Muslim Holy Days Will Be School Holidays For New York's Public Schools, Bill De Blasio Finally Declares

NEW YORK, NY - SEPTEMBER 4: New York Mayor Bill de Blasio visits a second grade Spanish class at Amber Charter School in Manhattan on the first day of NYC public schools, September 4, 2014 in New York City. New York Mayor Bill de Blasio is touring universal pre-kindergarten programs throughout the city. (Photo by Susan Watts-Pool/Getty Images)
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As America's cities become increasingly religiously diverse, schoolchildren of faith are forced to make a choice — school, or religion celebration? Fortunately, New York City Mayor Bill de Blasio has made good on a campaign promise for New York City public schools to observe Muslim holy days, a move that will eliminate that choice for those adhering to the Islamic faith.

During a press conference, de Blasio said:

It was just a matter of fairness, it’s as simple as that. This is a growing community in our city and in our schools and we wanted to recognize that.

The two Muslim holidays added to the school calendar are Eid al-Fitr, which denotes the end of fasting for the Muslim holy month of Ramadan, and Eid al-Adha, which commemorates Abraham's sacrifice of his son Isaac to God, is an event shared by Christian and Jewish traditions as well. The holy days are based on a lunar calendar, meaning the dates will change each year.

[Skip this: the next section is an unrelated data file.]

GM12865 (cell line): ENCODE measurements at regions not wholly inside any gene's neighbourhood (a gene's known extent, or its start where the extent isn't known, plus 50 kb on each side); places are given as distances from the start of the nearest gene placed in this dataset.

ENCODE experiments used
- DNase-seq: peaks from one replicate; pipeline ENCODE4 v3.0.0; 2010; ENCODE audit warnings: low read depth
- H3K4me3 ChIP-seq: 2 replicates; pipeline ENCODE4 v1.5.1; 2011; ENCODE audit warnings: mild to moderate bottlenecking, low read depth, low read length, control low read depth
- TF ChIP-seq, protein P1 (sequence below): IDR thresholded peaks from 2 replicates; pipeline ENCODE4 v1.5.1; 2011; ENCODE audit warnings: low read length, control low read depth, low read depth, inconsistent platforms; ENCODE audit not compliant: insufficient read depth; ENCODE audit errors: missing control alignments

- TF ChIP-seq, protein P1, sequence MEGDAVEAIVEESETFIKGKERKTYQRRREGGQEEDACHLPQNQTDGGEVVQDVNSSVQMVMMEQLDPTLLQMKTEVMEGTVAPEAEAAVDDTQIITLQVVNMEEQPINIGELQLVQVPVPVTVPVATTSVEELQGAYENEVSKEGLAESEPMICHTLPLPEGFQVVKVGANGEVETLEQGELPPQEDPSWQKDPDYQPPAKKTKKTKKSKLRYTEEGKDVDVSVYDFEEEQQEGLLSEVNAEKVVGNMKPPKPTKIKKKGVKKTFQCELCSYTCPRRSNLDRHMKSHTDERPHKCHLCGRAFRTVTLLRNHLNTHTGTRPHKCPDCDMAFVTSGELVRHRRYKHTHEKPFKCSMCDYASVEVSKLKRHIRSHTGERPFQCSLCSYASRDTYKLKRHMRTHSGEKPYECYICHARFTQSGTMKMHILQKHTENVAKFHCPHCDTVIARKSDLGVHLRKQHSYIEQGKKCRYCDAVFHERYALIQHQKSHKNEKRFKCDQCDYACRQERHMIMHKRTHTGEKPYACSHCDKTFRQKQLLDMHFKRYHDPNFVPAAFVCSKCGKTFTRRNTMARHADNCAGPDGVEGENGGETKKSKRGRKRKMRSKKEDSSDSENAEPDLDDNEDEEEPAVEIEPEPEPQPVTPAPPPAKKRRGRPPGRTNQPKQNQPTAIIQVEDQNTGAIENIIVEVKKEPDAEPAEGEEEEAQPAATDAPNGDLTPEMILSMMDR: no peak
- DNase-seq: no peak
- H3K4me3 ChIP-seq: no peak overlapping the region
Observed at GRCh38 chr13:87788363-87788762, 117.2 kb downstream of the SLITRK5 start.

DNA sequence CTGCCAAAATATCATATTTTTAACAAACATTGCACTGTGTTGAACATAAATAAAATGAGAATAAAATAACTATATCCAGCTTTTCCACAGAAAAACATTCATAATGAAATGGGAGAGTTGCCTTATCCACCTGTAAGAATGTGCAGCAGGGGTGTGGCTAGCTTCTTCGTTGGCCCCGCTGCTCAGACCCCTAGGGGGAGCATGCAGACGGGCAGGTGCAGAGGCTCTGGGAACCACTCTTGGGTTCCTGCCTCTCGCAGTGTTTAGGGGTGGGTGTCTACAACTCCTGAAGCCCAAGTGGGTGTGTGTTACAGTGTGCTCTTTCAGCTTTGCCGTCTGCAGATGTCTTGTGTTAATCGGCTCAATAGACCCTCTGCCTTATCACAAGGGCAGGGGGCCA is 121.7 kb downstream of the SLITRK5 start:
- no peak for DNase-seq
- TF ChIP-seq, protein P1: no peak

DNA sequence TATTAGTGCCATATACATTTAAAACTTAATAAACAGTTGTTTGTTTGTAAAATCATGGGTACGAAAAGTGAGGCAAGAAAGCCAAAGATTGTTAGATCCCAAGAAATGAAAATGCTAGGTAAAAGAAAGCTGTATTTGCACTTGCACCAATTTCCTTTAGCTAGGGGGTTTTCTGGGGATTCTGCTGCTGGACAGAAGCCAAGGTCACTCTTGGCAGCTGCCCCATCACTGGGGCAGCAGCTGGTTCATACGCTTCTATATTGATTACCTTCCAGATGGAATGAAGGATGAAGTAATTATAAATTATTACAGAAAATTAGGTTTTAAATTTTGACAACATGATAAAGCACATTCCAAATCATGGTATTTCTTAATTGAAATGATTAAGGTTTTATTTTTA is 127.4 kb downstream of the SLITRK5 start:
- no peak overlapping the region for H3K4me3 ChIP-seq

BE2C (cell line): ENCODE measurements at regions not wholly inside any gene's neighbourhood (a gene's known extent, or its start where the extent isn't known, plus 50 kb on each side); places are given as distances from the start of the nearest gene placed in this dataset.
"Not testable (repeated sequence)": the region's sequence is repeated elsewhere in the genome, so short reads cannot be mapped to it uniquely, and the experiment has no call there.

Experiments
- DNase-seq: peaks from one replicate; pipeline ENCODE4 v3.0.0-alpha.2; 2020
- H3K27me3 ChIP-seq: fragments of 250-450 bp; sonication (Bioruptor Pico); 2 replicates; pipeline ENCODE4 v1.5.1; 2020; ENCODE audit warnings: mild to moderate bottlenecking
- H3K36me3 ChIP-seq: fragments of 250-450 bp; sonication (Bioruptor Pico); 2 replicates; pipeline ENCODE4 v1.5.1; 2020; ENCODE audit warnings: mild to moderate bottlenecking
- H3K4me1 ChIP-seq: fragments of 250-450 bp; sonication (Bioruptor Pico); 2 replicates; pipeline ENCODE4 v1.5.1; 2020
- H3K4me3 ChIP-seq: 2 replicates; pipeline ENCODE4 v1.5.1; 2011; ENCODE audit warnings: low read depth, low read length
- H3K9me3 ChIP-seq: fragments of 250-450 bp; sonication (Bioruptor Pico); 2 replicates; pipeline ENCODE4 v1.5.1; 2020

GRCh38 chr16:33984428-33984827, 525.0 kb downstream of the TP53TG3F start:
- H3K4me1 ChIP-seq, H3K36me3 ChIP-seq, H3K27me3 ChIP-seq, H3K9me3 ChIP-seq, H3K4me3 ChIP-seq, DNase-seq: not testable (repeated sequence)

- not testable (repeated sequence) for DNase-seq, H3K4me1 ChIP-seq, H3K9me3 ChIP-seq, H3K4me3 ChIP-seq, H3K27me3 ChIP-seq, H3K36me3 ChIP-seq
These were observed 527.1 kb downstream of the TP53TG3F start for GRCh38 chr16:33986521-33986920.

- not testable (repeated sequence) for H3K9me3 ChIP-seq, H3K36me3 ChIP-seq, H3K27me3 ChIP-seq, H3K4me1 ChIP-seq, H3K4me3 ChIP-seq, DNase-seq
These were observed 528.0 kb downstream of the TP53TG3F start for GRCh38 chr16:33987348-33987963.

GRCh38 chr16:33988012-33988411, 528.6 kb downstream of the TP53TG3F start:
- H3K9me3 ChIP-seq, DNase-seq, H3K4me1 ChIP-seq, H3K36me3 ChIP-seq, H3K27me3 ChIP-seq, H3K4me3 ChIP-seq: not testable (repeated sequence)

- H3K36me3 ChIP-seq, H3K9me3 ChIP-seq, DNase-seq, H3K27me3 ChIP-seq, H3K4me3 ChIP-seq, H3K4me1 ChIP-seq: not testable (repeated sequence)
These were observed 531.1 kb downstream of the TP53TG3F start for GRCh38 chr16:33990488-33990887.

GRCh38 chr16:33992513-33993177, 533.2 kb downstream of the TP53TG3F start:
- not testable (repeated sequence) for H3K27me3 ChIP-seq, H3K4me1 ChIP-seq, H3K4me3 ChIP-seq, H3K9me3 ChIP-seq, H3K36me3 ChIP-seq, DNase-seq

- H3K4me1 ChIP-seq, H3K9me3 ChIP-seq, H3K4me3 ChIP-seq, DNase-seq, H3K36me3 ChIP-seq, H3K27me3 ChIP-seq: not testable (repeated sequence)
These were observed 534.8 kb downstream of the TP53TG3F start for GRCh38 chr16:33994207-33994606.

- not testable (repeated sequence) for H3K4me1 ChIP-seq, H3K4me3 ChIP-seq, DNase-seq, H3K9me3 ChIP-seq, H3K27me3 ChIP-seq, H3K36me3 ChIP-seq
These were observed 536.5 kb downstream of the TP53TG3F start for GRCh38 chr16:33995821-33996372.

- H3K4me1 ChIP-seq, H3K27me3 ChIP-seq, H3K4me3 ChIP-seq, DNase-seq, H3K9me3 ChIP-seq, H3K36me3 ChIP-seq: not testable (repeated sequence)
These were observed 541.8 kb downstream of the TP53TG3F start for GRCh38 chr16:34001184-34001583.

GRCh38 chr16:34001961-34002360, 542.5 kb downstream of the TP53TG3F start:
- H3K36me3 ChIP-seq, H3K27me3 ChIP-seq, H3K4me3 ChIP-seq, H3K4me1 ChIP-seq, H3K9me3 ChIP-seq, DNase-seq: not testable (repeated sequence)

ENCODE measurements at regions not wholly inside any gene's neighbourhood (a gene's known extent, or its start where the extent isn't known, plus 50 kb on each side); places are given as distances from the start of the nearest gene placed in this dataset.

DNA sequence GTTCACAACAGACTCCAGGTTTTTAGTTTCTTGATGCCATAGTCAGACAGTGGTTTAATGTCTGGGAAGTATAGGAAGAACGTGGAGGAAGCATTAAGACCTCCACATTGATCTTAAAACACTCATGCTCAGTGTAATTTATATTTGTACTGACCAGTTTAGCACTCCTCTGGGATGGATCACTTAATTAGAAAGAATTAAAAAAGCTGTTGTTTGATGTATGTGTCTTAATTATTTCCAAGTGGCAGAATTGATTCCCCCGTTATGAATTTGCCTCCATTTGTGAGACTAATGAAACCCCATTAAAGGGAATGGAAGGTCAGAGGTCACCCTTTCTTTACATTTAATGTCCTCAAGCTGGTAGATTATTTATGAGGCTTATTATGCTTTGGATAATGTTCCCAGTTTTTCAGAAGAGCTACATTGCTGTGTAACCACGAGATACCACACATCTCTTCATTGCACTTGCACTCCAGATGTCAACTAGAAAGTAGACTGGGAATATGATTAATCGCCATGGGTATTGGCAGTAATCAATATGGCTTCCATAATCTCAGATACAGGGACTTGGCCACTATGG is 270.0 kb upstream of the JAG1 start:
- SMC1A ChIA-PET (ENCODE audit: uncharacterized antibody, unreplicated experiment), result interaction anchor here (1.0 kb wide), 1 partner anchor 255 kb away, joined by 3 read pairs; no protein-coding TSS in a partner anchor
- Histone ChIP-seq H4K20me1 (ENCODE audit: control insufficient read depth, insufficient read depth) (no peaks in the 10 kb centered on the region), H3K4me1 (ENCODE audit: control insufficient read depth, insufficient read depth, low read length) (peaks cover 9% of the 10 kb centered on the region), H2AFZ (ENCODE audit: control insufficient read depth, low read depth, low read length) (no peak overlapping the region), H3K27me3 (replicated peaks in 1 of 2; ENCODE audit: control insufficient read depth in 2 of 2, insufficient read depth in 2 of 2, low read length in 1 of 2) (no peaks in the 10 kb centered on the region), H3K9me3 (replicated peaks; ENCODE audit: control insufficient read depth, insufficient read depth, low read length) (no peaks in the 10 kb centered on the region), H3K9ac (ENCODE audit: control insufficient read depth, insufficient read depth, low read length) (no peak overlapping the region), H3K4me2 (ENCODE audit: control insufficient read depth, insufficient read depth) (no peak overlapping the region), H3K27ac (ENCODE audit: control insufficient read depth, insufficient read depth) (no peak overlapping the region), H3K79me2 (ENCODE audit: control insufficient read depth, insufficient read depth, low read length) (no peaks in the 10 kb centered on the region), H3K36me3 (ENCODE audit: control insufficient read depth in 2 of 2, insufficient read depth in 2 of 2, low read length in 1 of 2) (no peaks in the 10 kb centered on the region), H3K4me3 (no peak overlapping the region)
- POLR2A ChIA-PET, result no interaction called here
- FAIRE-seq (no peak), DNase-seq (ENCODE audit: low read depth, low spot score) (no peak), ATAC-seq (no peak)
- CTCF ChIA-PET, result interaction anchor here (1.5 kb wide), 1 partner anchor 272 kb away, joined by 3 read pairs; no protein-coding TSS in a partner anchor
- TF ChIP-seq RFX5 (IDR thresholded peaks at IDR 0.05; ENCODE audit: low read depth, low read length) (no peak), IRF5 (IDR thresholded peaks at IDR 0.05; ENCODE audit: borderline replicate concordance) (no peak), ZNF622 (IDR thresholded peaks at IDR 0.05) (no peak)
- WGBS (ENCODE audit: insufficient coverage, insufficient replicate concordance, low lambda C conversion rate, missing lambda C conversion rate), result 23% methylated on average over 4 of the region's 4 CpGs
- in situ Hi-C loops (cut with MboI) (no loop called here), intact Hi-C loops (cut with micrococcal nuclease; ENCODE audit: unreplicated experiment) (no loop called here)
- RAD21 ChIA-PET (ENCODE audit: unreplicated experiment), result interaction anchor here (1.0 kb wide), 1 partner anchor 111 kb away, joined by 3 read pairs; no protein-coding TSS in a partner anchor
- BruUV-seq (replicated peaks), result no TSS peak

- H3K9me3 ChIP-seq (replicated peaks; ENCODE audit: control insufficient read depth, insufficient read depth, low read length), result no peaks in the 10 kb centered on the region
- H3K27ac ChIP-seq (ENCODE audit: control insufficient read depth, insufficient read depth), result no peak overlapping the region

New York City Public Schools Chancellor Carmen Farina also released a statement:

[Muslim families] shouldn't have to choose between an instructional day and their religious obligations ... This new addition will also enable a teachable moment in the classroom for our students to learn about religious tolerance and the societal contributions of various cultures.

It's about time this happened. According to a 2008 study by Columbia University, 10 percent of students in New York City public schools are Muslim. And 36 percent of students missed class when Eid al-Adha last fell on a school day. The city's public schools permit excused absences for student's religious observance, but Muslim students were still disadvantaged by missing class time.

The move was met with positive responses from the Muslim community. Executive director of the Arab American Association of New York, Linda Sarsour posted on Facebook:

...Today is a day that will go down in history. We did this for our children and the generations to come. Thank you New York City for making me even more proud to be a New Yorker. I thank Allah for allowing me and my colleagues to see the fruits of our labor. ‪#‎eidinnyc

As the religious makeup of America changes, political leaders must take steps to account for and embrace the diversity of America. This move by New York City is a strong start that now puts pressure on officials across the country to consider adding new religious holidays to the official calendar. Perhaps we will see a Hindu holiday, such as Diwali, getting an official nod next.

Image: Getty Images (1)

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